This month, after five years of legal wrangling, the NCAA finally finds itself facing off in court against basketball legends Ed O'Bannon, Oscar Robertson, Bill Russell and more than a dozen other former college athletes, some long since graduated and even retired from professional sports.
Every now and then, a jury reaches deep into a defendant's pockets to punish it for its reprehensible conduct and to deter others from engaging in similar acts.
Most employers realize that age is not a legal - or valid - reason to terminate an employee. That doesn't stop some companies from trying to circumvent the federal Age Discrimination in Employment Act (ADEA) by asking terminated employees to sign waivers that promise never to sue for age discrimination.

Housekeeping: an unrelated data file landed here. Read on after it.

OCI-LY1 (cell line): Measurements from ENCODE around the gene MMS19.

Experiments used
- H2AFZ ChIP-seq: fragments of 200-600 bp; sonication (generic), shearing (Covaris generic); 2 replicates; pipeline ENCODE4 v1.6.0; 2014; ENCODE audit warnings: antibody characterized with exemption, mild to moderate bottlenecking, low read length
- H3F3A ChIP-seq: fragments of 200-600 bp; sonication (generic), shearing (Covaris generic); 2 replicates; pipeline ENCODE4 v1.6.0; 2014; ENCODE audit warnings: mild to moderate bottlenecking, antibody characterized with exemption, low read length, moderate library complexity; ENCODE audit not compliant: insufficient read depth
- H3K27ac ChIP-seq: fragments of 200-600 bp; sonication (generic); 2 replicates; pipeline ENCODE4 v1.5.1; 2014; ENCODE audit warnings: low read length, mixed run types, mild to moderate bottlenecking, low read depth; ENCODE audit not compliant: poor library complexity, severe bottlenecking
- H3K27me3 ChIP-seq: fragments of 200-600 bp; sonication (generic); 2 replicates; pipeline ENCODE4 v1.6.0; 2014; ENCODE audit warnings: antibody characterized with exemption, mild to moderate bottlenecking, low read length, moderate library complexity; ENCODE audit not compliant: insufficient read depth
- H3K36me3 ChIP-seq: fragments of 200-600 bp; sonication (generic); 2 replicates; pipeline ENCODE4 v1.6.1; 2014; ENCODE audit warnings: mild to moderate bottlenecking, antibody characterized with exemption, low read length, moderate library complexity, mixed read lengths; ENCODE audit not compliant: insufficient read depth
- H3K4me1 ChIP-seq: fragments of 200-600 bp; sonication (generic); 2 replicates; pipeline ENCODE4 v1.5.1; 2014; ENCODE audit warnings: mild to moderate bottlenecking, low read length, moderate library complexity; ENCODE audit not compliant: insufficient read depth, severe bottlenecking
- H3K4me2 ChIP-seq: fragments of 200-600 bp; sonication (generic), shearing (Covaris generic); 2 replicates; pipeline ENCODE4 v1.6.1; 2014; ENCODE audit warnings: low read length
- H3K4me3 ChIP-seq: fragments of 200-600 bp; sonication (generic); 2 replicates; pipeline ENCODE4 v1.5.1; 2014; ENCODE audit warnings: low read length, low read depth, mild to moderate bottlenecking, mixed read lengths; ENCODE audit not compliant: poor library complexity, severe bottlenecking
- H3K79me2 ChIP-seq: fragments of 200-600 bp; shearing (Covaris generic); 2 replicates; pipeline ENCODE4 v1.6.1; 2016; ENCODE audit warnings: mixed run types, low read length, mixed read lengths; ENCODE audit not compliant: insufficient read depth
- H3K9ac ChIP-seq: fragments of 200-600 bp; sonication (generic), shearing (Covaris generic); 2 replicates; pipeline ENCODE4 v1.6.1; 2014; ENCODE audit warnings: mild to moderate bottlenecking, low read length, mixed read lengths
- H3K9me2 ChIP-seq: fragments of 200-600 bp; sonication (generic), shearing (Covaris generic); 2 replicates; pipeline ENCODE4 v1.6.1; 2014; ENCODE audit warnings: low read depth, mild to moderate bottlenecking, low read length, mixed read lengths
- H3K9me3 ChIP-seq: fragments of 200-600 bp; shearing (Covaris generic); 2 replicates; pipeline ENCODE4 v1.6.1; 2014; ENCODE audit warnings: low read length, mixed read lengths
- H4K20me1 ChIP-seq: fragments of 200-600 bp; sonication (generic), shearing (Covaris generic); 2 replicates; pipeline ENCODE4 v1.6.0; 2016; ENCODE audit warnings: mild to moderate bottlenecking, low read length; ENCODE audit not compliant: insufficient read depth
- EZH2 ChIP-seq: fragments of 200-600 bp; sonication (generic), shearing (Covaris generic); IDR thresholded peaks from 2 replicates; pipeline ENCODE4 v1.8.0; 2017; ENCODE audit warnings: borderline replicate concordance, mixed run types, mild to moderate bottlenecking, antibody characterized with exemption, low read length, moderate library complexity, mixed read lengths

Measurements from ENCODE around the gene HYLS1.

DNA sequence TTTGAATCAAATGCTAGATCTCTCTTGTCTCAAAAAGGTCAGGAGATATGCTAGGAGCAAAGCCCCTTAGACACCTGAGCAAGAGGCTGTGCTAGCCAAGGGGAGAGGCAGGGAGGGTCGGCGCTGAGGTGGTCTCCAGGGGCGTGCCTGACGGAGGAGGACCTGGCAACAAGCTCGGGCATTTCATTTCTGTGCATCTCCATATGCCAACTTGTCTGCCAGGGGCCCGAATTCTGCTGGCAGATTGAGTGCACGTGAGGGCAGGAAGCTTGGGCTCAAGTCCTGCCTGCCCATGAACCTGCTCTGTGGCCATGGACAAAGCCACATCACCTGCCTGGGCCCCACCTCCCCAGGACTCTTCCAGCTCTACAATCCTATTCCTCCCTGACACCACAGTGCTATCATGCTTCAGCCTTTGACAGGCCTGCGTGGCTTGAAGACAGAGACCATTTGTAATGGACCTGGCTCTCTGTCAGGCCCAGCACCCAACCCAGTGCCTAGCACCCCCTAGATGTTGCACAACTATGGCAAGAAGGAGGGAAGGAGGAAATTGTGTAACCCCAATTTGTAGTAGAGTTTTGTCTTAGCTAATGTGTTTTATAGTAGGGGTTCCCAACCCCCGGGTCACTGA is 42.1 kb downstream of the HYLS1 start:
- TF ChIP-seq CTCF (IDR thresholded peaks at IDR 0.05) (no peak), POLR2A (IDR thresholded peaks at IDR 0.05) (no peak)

Imagine that you are terminated from your job. You're in your 60s. You know that it's going to be hard to find new work. You consider filing an age-discrimination complaint.
Suppose you believe that your employer has discriminated against you because of your age. After thinking it over, perhaps you decide to sue. You file your claim. And then you wait.
You've undoubtedly heard the advice again and again: If you are close to retirement age, you should max out your contributions to employer-sponsored retirement plans.
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